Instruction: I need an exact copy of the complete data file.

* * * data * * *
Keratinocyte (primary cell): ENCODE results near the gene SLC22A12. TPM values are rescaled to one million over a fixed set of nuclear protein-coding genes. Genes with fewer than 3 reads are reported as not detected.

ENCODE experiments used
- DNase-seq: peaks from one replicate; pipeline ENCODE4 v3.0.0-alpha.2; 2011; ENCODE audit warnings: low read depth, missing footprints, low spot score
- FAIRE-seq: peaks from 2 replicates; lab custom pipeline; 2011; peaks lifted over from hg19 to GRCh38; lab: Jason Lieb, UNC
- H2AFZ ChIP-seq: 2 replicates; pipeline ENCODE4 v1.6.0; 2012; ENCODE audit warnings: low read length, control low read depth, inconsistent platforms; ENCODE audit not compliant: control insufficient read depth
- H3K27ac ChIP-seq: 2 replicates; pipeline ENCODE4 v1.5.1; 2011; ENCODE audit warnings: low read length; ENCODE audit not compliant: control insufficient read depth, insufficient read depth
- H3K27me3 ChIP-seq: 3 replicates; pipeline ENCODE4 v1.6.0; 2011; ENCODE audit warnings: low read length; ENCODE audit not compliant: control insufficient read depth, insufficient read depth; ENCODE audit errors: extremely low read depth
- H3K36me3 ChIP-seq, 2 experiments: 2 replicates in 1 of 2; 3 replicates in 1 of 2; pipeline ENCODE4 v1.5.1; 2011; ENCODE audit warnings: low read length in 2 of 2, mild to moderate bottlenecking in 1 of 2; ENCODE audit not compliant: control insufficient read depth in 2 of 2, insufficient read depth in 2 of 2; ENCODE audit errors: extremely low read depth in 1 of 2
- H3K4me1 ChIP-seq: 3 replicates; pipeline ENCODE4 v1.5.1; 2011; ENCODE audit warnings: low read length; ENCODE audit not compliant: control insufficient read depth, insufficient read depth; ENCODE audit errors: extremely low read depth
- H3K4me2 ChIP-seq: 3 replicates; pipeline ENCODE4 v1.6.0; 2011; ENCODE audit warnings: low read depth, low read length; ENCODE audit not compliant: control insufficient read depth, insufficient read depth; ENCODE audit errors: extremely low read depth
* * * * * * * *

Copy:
Keratinocyte (primary cell): ENCODE results near the gene SLC22A12. TPM values are rescaled to one million over a fixed set of nuclear protein-coding genes. Genes with fewer than 3 reads are reported as not detected.

ENCODE experiments used
- DNase-seq: peaks from one replicate; pipeline ENCODE4 v3.0.0-alpha.2; 2011; ENCODE audit warnings: low read depth, missing footprints, low spot score
- FAIRE-seq: peaks from 2 replicates; lab custom pipeline; 2011; peaks lifted over from hg19 to GRCh38; lab: Jason Lieb, UNC
- H2AFZ ChIP-seq: 2 replicates; pipeline ENCODE4 v1.6.0; 2012; ENCODE audit warnings: low read length, control low read depth, inconsistent platforms; ENCODE audit not compliant: control insufficient read depth
- H3K27ac ChIP-seq: 2 replicates; pipeline ENCODE4 v1.5.1; 2011; ENCODE audit warnings: low read length; ENCODE audit not compliant: control insufficient read depth, insufficient read depth
- H3K27me3 ChIP-seq: 3 replicates; pipeline ENCODE4 v1.6.0; 2011; ENCODE audit warnings: low read length; ENCODE audit not compliant: control insufficient read depth, insufficient read depth; ENCODE audit errors: extremely low read depth
- H3K36me3 ChIP-seq, 2 experiments: 2 replicates in 1 of 2; 3 replicates in 1 of 2; pipeline ENCODE4 v1.5.1; 2011; ENCODE audit warnings: low read length in 2 of 2, mild to moderate bottlenecking in 1 of 2; ENCODE audit not compliant: control insufficient read depth in 2 of 2, insufficient read depth in 2 of 2; ENCODE audit errors: extremely low read depth in 1 of 2
- H3K4me1 ChIP-seq: 3 replicates; pipeline ENCODE4 v1.5.1; 2011; ENCODE audit warnings: low read length; ENCODE audit not compliant: control insufficient read depth, insufficient read depth; ENCODE audit errors: extremely low read depth
- H3K4me2 ChIP-seq: 3 replicates; pipeline ENCODE4 v1.6.0; 2011; ENCODE audit warnings: low read depth, low read length; ENCODE audit not compliant: control insufficient read depth, insufficient read depth; ENCODE audit errors: extremely low read depth